$$\begin{aligned} d(x_{n+m}, x_{n}) \le&d(x_{n+m}, q_{1})+ d(x_{n}, q_{1}) \\ \le& d(x_{N}, q_{1})+\sum_{j=N}^{n+m-1} \gamma_{j}+ d(x_{N}, q_{1})+\sum _{j=N}^{n-1}\gamma_{j} \\ \le&2 \Biggl(d(x_{N}, q_{1})+\sum _{j=N}^{\infty}\gamma_{j} \Biggr) \\ \le& 2 \biggl(\frac{\epsilon }{4}+\frac{\epsilon }{4} \biggr)=\epsilon . \end{aligned}$$
This implies that \(\{x_{n}\}\) is a Cauchy sequence. K is complete for it is a closed subset in a complete hyperbolic space. Without loss of generality, we can assume that \(\{x_{n}\}\) converges strongly to some point \(q^{*}\in K\). It is easy to prove that \(\mathcal{F}\) is closed. It follows from \(\lim_{n\to\infty}d(x_{n}, \mathcal{F})=0\) that \(q^{*}\in\mathcal{F}\). This completes the proof. □

Theorem 3.5

Under the assumptions of Theorem  3.3, then the sequence \(\{x_{n}\}\) defined by (3.1) -converges to a point in \(\mathcal{F}\).

Proof

It follows from Lemma 3.1 that \(\{x_{n}\}\) is bounded. Therefore by Lemma 2.3, \(\{x_{n}\}\) has a unique asymptotic center, that is, \(A(\{x_{n}\})=\{x\}\). Let \(\{ u_{n}\}\) be any subsequence of \(\{x_{n}\}\) such that \(A(\{u_{n}\})=\{u\}\). By (3.25) and (3.26), we have \(\lim_{n\to\infty} d(u_{n}, T_{i} u_{n})=\lim_{n\to\infty} d(u_{n}, I_{i} u_{n})=0\) for \(i\in I_{0}\). We claim that u is the common fixed point of \(\{T_{i}: i\in I_{0}\}\) and \(\{I_{i}: i\in I_{0}\}\).

To do this, we define a sequence \(\{z_{n}\}\) in K by \(z_{n}=T_{i}(PT_{i})^{n-1} u\). Observe that
$$\begin{aligned} d(z_{n}, u_{n}) \le&d\bigl(T_{i}(PT_{i})^{n-1} u, T_{i}(PT_{i})^{n-1} u_{n}\bigr)+d \bigl(T_{i}(PT_{i})^{n-1} u_{n}, u_{n}\bigr) \\ \le&(1+h_{n})d\bigl(I_{i}(PI_{i})^{n-1} u, I_{i}(PI_{i})^{n-1} u_{n} \bigr)+s_{n}+d\bigl(T_{i}(PT_{i})^{n-1} u_{n}, u_{n}\bigr) \\ \le&(1+h_{n})^{2} d(u, u_{n})+(2+h_{n})s_{n}+d \bigl(T_{i}(PT_{i})^{n-1} u_{n}, u_{n}\bigr). \end{aligned}$$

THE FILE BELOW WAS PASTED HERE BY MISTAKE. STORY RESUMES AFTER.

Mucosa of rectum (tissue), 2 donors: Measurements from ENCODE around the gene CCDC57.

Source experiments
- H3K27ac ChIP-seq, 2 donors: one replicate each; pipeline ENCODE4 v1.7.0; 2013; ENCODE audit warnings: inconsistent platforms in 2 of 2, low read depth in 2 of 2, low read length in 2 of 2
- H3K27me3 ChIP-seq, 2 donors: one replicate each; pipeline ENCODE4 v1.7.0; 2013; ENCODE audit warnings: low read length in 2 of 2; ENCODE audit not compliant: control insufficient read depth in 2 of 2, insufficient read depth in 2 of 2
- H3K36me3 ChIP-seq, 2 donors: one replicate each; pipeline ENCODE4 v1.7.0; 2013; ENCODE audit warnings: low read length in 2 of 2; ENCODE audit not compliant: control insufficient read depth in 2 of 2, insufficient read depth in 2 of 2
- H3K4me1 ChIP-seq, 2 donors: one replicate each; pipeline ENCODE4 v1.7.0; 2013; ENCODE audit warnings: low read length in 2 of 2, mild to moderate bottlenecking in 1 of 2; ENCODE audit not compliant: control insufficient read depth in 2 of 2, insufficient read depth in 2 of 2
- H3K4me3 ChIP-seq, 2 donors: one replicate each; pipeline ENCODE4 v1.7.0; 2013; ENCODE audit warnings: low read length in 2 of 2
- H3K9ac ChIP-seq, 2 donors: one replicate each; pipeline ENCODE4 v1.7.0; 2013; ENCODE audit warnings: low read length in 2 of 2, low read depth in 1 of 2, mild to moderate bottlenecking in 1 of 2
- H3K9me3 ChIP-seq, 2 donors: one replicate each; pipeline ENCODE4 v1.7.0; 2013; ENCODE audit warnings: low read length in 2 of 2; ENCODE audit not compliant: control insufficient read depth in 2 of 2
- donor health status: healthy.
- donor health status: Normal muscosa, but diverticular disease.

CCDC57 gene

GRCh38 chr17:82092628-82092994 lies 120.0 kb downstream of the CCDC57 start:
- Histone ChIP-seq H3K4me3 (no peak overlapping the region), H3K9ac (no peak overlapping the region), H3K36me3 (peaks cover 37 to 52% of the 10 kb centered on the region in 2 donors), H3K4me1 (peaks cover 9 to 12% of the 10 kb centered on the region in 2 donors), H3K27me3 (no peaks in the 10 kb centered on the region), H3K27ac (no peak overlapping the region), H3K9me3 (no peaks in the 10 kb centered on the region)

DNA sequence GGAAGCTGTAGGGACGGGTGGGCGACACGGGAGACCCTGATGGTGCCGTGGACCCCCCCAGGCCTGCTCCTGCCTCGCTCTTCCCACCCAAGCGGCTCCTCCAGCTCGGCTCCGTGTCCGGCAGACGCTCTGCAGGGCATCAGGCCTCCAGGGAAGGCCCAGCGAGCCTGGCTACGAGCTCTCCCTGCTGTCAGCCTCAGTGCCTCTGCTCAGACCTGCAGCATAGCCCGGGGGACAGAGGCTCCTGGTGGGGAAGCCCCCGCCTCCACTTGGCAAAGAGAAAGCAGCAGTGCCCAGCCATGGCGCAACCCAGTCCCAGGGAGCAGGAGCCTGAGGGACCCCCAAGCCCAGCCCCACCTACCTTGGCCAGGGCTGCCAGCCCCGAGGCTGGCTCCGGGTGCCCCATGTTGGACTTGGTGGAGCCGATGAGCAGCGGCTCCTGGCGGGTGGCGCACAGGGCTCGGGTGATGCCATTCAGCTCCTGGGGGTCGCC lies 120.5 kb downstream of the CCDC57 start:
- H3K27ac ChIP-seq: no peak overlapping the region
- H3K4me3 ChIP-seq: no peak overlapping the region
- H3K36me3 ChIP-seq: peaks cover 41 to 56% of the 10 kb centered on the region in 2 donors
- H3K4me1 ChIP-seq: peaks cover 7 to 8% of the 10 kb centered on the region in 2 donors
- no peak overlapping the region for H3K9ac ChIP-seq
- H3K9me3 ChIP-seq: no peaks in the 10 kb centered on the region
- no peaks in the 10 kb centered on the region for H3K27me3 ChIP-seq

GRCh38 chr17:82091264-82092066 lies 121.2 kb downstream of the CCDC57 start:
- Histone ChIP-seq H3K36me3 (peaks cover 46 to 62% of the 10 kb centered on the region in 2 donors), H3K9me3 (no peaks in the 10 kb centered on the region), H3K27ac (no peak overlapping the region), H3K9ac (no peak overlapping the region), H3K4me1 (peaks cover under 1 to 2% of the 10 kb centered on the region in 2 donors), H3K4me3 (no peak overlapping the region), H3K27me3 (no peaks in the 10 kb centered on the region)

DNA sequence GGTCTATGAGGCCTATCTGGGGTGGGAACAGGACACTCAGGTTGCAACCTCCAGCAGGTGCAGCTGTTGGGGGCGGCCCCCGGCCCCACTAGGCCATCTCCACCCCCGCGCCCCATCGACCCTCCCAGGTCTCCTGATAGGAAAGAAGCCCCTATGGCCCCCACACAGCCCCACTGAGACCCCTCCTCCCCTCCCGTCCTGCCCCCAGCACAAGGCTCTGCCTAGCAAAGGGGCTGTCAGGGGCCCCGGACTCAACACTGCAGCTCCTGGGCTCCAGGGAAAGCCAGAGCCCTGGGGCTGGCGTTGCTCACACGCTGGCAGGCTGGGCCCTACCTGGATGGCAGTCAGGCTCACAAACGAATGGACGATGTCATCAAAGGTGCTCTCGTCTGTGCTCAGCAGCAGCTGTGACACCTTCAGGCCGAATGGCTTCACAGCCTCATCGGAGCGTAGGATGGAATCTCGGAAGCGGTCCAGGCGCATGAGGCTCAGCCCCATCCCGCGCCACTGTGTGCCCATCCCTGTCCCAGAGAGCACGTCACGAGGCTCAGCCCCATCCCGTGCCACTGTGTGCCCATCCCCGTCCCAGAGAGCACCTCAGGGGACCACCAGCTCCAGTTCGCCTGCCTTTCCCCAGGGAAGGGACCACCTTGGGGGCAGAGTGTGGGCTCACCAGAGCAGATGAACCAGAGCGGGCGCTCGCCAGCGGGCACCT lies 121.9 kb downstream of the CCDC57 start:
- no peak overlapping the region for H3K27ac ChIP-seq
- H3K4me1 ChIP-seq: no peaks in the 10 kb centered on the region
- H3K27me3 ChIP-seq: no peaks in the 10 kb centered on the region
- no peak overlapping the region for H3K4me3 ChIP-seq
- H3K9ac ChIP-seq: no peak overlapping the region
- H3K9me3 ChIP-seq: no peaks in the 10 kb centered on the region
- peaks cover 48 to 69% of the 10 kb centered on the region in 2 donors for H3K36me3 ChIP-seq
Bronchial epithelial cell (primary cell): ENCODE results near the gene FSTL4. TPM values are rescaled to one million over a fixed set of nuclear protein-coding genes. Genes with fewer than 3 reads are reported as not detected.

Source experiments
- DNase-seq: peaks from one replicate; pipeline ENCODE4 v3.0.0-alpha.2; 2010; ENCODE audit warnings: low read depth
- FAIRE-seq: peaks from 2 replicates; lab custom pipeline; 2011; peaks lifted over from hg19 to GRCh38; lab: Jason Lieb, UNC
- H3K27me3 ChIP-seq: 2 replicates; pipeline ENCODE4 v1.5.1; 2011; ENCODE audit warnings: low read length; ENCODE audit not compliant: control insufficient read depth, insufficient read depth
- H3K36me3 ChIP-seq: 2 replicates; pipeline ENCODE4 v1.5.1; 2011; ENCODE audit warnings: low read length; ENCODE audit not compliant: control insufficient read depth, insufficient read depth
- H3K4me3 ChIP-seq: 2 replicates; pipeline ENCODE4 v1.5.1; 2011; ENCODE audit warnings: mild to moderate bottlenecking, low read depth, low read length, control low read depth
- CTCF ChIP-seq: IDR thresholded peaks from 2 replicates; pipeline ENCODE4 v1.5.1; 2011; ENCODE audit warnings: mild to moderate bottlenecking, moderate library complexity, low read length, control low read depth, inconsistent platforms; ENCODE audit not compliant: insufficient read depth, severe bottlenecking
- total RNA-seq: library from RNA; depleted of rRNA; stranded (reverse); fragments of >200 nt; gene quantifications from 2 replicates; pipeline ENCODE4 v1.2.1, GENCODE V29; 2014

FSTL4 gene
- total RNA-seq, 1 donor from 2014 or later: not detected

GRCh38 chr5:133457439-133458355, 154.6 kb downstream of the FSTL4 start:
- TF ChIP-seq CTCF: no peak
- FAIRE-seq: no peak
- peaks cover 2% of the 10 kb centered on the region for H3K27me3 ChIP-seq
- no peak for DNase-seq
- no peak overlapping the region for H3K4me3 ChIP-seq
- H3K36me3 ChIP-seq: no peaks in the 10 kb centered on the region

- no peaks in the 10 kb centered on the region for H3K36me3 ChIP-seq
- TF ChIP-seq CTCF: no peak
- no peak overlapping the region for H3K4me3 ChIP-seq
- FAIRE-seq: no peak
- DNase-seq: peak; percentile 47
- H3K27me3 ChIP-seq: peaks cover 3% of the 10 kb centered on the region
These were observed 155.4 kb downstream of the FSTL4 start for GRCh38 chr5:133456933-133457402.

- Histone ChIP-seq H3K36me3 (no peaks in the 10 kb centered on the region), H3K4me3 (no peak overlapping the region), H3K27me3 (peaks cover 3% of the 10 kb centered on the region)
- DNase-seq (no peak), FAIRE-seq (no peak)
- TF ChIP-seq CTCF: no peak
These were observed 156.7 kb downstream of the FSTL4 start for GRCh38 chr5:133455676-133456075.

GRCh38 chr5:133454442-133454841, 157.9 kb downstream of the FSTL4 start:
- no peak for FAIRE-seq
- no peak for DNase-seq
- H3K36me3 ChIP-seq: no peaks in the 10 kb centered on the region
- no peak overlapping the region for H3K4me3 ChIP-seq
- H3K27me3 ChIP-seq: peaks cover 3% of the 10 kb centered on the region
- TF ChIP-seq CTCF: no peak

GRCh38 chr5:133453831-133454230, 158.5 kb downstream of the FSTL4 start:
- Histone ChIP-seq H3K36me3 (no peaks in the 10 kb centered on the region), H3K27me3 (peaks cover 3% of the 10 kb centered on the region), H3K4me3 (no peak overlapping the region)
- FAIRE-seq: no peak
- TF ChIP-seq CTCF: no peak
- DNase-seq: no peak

Therefore, we have
$$\begin{aligned} \widetilde{r}\bigl(z_{n}, \{u_{n}\}\bigr)=\limsup _{n\to\infty} d(z_{n}, u_{n})\le \limsup _{n\to\infty}d(u, u_{n})= \widetilde{r}\bigl(u, \{u_{n}\}\bigr). \end{aligned}$$
This implies that \(|\widetilde{r}(z_{n}, \{u_{n}\})-\widetilde{r}(u, \{ u_{n}\} )|\to o\) as \(n\to\infty\). It follows from Lemma 2.5 that \(\lim_{n\to\infty} T_{i}(PT_{i})^{n-1} u=u\). Since K is closed, \(\lim_{n\to\infty} T_{i}(PT_{i})^{n-1} u=u\in K\) and \(\lim_{n\to\infty} T_{i}(PT_{i})^{n} u=T_{i} u\), that is, \(T_{i} u=u\). Similarly, we can show that u is the common fixed point of \(\{I_{i}: i\in I_{0}\}\). Therefore u is the common fixed point of \(\{T_{i}: i\in I_{0}\}\) and \(\{I_{i}: i\in I_{0}\}\). It follows from Lemma 3.1 that \(\lim_{n\to\infty} d(x_{n}, u)\) exists. Suppose \(x\neq u\). Then by the uniqueness of asymptotic centers, we have
$$\begin{aligned} \limsup_{n\to\infty} d(u_{n}, u) < & \limsup _{n\to \infty} d(u_{n}, x)\le\limsup_{n\to\infty} d(x_{n}, x) \\ < & \limsup_{n\to\infty} d(x_{n}, u)=\limsup _{n\to\infty} d(u_{n}, u), \end{aligned}$$
which gives a contradiction. Hence \(x=u\).

Therefore \(A(\{u_{n}\})=\{u\}\) for all subsequences \(\{u_{n}\}\) of \(\{x_{n}\} \). This proves that \(\{x_{n}\}\) -converges to a point in \(\mathcal{F}\). □

Example 3.6

Let us consider that \(\mathbb{R}\), the set of real number with the usual norm \(|\cdot|\). Let \(K=[-\frac{2}{3}, \frac {2}{3}]\subset\mathbb{R}\). The mapping \(T_{1}, T_{2}: K\to K\) are defined by
$$\begin{aligned} T_{1}x= \textstyle\begin{cases} \sin\frac{x}{3}, & x\in[-\frac{2}{3}, 0], \\ -\sin\frac{x}{3}, & x\in(0, \frac{2}{3}], \end{cases}\displaystyle \end{aligned}$$
and